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Book & Print in New Zealand : A Guide to Print Culture in Aotearoa



So much for a brief history of bookselling to the present. Integral to the trade's development is the enterprise of significant players over the years and the demonstration of their differing talents.

George Whitcombe established his first bookshop (with George Tombs, printer) in Christchurch in 1882 and then purchased existing businesses in Dunedin (1890), Wellington (1894) and Auckland (1916). At one stage he had four branches in Australia. In 1889 he had set up a shop in London for the purpose of keeping in close contact with British publishers. For many years this branch filled orders from Whitcombe's New Zealand shops and despatched books from London until its closure in 1988.

Bertie Whitcombe, the eldest son, took over as managing director in 1917 and remained a driving force of this, the country's first national bookselling chain, until his retirement in the early 1960s. As branches continued to be opened until the 1990s and confirmed the dominant presence of the chain, the foundation laid by George Whitcombe was proving to be especially sound. The Education Act 1877 provided the opportunity for the printing and publishing of texts appropriate to New Zealand conditions. Accordingly, a printing works was established in Christchurch to provide textbooks, school readers and stationery. This material was sold not only in Whitcombe & Tombs shops, but also throughout the country.

The other chain of consequence was that of London Bookshops. This began with Karo Emanuel opening a lending library in Christchurch in 1935. He opened other such libraries in various towns and cities in the years that followed. By the early 1950s book retailing had taken its place alongside the lending libraries and gradually replaced the latter during the 1960s and 1970s. The Emanuel sons, David and Peter, had supervised this conversion and the subsequent opening of branches in large shopping centres. An important development that can be credited to the Emanuels was the importation of remaindered books on a scale not seen before. (Remainders are books sold by publishers much below published price, after the market for the book at full price has been effectively exhausted.)

South's Book Depots was a chain established by Harry South in Wellington in 1932. Branches were opened around the country during the following 20 years as well as 18 branches of the Times Book Club (between 1937 and 1941). In 1948 the club was absorbed into South's Book Depot Ltd. The expansion of the enterprise eventually led to an over-stretching of resources and in 1953 the chain was sold to Whitcombe's. The last shop was closed in 1966.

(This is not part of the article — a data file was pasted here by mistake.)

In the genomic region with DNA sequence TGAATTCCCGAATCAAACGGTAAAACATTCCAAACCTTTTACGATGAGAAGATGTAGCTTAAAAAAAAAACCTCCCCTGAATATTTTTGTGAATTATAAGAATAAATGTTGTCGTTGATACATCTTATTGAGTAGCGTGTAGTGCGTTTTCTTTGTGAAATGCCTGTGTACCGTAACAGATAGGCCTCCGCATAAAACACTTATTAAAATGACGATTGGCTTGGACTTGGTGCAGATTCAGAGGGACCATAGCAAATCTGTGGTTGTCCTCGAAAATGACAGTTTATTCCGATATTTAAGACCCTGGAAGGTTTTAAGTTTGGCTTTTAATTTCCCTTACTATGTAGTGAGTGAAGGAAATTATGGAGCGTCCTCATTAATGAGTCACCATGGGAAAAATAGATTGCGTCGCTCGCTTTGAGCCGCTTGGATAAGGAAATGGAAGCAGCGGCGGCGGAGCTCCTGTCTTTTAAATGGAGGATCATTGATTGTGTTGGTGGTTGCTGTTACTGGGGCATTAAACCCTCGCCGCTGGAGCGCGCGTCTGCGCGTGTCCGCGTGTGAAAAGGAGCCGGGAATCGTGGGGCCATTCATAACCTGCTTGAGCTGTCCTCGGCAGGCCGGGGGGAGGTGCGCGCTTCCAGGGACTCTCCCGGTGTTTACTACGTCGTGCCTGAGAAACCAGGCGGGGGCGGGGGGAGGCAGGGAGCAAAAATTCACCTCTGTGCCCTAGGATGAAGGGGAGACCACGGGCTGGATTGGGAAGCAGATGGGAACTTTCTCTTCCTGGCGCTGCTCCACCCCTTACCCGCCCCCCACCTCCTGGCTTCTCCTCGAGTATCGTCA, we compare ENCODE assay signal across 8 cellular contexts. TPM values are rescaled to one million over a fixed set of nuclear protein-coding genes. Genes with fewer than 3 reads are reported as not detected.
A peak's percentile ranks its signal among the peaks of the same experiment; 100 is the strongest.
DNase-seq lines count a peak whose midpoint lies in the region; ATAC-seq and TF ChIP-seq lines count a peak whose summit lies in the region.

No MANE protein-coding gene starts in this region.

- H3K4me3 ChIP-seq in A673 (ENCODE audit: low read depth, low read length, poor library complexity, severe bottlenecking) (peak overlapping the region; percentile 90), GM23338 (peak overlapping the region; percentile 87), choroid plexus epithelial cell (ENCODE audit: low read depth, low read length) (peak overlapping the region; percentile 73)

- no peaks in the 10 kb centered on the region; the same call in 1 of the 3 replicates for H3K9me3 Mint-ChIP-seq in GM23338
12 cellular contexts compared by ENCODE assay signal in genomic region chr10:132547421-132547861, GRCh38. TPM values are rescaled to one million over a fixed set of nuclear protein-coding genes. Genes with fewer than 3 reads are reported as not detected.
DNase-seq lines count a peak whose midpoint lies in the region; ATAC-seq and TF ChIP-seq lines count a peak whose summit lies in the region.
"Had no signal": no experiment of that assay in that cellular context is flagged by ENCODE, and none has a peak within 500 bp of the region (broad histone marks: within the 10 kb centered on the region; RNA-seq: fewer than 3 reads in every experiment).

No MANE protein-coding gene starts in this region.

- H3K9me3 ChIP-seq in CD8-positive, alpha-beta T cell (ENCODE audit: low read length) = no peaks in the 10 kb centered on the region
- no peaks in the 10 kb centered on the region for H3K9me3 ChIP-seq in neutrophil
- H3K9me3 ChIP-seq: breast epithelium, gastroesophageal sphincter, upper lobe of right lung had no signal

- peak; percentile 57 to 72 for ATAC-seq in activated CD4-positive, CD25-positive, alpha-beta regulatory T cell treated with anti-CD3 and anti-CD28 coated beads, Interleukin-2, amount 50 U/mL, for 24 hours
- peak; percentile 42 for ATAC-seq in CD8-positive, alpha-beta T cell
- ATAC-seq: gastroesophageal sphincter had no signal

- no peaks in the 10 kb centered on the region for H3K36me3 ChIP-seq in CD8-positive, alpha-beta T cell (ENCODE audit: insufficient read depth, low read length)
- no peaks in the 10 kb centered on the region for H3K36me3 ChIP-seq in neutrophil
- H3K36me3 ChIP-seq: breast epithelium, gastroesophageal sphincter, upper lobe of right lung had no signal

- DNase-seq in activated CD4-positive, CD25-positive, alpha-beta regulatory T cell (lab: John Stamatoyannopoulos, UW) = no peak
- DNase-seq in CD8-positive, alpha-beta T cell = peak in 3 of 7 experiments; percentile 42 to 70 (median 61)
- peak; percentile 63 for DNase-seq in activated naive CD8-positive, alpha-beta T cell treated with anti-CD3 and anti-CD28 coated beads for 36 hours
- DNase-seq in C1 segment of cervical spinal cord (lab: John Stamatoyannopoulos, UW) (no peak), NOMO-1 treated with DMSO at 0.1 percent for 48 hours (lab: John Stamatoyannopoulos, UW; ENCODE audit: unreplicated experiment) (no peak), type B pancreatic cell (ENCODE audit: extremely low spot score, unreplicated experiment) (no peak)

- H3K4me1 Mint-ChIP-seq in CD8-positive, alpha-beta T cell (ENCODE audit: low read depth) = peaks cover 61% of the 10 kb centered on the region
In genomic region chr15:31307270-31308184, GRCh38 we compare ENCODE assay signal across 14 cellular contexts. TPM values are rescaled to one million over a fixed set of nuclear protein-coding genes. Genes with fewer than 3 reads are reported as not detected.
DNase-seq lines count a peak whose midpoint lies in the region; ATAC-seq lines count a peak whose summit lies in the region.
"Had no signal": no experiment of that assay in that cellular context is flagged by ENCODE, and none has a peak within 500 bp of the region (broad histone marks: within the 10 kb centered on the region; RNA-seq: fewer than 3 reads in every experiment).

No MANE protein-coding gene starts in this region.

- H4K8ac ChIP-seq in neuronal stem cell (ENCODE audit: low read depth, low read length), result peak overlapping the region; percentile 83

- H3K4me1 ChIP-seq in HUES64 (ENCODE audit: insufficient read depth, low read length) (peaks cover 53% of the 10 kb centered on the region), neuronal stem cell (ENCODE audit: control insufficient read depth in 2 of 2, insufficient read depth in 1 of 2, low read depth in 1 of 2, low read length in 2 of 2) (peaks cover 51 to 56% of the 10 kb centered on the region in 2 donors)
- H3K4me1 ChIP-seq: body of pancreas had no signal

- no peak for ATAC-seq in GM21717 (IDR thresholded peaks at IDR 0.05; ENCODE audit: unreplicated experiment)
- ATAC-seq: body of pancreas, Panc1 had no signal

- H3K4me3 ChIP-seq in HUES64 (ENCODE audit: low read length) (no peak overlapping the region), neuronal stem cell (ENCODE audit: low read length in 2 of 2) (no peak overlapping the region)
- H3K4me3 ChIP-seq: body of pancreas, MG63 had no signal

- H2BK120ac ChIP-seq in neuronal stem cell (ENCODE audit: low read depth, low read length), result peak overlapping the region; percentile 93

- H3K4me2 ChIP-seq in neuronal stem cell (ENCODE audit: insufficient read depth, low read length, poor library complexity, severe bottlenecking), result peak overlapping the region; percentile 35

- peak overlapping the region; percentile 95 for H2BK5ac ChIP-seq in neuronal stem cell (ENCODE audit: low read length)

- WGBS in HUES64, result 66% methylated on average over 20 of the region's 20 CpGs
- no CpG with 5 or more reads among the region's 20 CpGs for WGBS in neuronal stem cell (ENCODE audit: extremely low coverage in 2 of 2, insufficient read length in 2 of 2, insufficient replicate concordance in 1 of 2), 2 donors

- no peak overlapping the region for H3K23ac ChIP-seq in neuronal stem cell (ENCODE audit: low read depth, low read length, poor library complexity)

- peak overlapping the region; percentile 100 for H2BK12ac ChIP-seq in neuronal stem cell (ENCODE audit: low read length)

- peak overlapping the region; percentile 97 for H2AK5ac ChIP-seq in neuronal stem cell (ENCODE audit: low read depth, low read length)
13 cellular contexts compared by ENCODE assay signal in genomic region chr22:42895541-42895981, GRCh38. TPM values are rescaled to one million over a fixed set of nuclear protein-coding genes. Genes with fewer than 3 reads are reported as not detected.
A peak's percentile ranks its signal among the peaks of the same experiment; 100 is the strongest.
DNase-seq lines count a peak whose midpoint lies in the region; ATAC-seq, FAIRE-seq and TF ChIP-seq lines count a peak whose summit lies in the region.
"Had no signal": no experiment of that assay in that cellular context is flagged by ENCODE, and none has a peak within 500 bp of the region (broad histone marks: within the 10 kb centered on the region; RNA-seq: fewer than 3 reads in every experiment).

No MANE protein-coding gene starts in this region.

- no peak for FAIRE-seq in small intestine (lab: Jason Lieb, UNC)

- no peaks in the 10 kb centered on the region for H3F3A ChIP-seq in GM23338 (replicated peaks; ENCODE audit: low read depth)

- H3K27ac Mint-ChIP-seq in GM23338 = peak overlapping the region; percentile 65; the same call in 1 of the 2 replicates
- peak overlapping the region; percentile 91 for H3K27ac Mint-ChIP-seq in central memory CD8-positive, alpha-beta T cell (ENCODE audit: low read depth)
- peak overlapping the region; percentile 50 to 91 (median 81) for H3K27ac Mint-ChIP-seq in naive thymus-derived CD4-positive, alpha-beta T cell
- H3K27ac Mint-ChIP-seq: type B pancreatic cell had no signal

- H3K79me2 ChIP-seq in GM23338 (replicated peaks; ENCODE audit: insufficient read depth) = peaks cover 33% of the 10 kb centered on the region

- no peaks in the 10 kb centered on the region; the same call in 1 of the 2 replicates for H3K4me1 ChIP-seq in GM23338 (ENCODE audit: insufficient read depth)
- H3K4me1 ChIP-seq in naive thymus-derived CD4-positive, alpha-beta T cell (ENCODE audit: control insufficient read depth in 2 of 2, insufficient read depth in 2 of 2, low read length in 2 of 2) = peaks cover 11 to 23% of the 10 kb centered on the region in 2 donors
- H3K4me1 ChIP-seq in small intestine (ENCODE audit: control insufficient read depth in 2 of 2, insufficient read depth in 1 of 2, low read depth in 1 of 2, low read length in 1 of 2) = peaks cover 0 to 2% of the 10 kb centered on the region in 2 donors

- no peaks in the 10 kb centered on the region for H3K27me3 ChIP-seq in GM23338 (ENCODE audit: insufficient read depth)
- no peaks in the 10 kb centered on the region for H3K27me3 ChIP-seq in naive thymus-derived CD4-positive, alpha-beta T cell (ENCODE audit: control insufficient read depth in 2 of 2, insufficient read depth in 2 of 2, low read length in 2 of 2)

Among individual booksellers of influence the names of Roy Parsons and Blackwood Paul predominate. Roy Parsons opened his first bookshop in Wellington in 1947 and continued as an active bookseller until his death in 1991. His wish to sell 'good' books coincided with a dearth of such stock in postwar Wellington. His business grew quickly. In spite of having to move premises several times and having to suffer the restrictions of import licences, his stocking of serious, quality reading never faltered, and authors and subjects rarely, if ever, found in other bookshops became available to the reading public on a regular basis. An example was Bertrand Russell's History of Western Philosophy, which sold over 200 copies. Roy Parsons as a bookseller added more than most to the cultural life of his city. But beyond this he contributed to the book trade as a whole through his years as councillor and president of the Booksellers' Association. He was as complete a bookseller as one is likely to find: a literary man, a competent businessman and an effective politician and administrator for the book trade.

Paul's Book Arcade was opened in Hamilton in 1911 by William Paul. His son, Blackwood, joined the business in 1933 to begin his bookselling career in a bookshop that later was considered by two prominent British publishers to be one of the 14 best bookshops in the world. As with Parsons, Paul built up a quality stock. In addition, he had before the war become the principal agent in New Zealand for the socialist Left Book Club. In 1945 he and his wife began publishing, and after 19 years and an impressive list of titles a separate publishing company, Blackwood & Janet Paul, was formed. This was later taken over by the Longman Group. In 1953 a separate educational bookshop was opened in Hamilton, and in 1955 a second bookshop, this time in Auckland. Paul himself died in 1965 and the business, after experiencing financial difficulties, closed in 1972. In his 30 years in the book trade he made a major contribution to the realisation of new standards in bookselling.